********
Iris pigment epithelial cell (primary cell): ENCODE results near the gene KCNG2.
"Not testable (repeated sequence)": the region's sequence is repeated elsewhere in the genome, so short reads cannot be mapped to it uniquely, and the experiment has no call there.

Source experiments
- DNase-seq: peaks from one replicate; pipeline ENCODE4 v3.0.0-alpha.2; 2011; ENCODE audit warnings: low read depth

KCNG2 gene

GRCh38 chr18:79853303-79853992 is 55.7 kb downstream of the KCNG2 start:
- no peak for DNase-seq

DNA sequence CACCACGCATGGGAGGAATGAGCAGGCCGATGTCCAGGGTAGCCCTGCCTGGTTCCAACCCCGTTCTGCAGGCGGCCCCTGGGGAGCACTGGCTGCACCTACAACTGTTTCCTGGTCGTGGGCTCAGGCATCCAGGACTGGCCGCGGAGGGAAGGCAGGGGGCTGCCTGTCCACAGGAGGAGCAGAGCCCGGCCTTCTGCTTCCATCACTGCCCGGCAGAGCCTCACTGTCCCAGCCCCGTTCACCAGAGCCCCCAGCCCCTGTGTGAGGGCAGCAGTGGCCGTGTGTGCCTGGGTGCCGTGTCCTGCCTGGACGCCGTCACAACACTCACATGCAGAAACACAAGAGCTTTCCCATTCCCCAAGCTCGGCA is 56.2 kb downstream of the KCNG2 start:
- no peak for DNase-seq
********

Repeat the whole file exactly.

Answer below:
Iris pigment epithelial cell (primary cell): ENCODE results near the gene KCNG2.
"Not testable (repeated sequence)": the region's sequence is repeated elsewhere in the genome, so short reads cannot be mapped to it uniquely, and the experiment has no call there.

Source experiments
- DNase-seq: peaks from one replicate; pipeline ENCODE4 v3.0.0-alpha.2; 2011; ENCODE audit warnings: low read depth

KCNG2 gene

GRCh38 chr18:79853303-79853992 is 55.7 kb downstream of the KCNG2 start:
- no peak for DNase-seq

DNA sequence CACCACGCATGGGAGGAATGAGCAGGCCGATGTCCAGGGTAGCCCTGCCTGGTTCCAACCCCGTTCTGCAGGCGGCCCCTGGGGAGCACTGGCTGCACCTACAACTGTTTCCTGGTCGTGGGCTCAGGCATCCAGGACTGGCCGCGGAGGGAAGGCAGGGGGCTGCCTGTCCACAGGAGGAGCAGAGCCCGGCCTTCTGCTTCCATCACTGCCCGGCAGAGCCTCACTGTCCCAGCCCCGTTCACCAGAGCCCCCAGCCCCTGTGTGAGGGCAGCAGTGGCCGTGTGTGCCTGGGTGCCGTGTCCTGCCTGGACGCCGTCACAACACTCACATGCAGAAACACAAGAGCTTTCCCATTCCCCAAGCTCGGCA is 56.2 kb downstream of the KCNG2 start:
- no peak for DNase-seq